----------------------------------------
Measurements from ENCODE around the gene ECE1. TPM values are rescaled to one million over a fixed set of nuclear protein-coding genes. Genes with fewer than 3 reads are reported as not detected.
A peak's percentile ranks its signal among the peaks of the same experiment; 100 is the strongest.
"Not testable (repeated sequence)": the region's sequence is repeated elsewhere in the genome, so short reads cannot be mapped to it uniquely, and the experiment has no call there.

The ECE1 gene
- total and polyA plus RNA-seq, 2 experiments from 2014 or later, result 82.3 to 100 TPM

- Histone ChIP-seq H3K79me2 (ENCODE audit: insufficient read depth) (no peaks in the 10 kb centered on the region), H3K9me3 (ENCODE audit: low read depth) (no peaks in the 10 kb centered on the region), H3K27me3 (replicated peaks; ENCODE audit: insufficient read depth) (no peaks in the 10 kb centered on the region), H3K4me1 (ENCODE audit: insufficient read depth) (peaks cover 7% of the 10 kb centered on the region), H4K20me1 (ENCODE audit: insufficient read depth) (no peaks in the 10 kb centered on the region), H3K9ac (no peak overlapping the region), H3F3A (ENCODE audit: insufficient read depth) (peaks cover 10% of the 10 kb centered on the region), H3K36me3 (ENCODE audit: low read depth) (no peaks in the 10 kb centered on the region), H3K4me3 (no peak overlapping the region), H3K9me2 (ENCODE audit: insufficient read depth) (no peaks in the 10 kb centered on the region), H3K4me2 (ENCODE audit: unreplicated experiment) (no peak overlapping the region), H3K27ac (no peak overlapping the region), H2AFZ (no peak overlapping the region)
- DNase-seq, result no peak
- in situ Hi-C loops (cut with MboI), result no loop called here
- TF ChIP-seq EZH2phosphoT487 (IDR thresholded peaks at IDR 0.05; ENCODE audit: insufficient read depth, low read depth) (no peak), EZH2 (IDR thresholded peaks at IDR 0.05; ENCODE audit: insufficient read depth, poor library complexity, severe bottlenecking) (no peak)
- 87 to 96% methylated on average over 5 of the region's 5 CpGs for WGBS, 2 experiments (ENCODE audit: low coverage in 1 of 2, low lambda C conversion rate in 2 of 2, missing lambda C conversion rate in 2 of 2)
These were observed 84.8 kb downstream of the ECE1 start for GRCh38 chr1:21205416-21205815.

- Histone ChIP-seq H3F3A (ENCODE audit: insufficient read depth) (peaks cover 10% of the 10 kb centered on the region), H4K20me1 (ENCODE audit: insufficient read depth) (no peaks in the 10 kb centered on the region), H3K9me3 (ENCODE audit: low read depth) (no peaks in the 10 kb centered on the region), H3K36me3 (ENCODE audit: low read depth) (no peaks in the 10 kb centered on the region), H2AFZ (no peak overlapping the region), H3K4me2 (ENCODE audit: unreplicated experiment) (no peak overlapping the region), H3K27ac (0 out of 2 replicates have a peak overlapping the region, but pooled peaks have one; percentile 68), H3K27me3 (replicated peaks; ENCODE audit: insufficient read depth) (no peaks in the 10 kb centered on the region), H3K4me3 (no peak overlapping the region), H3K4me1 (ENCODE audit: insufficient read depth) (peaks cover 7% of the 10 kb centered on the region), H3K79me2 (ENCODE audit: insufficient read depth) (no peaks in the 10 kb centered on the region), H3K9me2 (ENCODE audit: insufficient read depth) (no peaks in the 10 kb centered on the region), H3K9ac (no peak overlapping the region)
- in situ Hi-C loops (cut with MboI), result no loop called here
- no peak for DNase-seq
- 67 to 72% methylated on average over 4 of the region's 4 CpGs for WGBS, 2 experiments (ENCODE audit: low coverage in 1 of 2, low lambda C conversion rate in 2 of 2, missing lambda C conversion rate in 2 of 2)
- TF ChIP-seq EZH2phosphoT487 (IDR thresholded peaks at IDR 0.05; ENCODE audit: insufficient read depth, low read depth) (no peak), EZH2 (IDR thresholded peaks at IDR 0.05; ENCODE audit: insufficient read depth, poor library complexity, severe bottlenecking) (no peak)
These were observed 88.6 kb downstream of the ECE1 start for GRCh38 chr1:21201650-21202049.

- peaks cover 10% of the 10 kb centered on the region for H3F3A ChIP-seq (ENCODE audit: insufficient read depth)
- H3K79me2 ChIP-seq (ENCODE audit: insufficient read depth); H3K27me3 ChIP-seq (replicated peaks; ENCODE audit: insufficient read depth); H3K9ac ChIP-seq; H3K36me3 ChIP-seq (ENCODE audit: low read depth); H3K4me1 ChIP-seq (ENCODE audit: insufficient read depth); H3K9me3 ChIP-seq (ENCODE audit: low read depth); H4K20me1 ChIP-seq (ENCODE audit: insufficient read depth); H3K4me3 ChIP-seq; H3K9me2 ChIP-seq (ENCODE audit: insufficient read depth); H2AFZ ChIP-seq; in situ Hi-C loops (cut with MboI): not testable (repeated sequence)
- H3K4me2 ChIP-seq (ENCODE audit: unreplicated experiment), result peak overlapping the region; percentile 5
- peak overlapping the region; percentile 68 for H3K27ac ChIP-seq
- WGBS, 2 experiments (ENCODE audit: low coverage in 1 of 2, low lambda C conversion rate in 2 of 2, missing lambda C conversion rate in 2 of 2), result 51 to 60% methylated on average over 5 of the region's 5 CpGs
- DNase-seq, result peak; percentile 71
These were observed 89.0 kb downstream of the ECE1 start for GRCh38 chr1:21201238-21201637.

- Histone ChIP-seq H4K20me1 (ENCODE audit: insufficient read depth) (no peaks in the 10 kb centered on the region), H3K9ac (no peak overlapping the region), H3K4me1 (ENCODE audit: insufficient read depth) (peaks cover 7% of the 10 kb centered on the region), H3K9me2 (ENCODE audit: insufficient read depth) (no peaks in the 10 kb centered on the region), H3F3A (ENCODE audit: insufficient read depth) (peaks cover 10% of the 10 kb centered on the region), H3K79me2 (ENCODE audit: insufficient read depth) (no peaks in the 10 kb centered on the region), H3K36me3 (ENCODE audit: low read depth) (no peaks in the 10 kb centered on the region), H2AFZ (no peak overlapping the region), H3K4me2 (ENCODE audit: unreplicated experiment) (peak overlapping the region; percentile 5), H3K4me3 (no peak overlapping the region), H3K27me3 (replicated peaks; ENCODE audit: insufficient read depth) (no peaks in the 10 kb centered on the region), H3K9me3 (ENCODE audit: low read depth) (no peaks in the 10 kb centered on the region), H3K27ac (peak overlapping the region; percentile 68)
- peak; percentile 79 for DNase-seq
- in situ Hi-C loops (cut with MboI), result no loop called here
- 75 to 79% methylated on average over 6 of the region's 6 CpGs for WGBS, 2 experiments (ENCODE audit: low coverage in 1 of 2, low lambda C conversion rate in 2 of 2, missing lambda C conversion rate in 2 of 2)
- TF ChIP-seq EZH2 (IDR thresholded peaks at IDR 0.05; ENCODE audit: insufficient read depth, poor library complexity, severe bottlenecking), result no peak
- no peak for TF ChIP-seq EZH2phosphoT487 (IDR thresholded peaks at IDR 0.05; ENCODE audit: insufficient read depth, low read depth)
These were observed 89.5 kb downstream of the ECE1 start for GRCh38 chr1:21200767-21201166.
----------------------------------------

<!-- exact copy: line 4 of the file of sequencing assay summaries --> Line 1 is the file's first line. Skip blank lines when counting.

The ECE1 gene